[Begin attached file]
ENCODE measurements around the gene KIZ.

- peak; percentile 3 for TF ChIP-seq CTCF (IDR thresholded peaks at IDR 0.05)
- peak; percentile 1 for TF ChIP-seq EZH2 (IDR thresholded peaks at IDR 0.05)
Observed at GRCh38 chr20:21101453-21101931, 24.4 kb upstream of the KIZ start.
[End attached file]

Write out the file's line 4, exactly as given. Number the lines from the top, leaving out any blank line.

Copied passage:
Observed at GRCh38 chr20:21101453-21101931, 24.4 kb upstream of the KIZ start.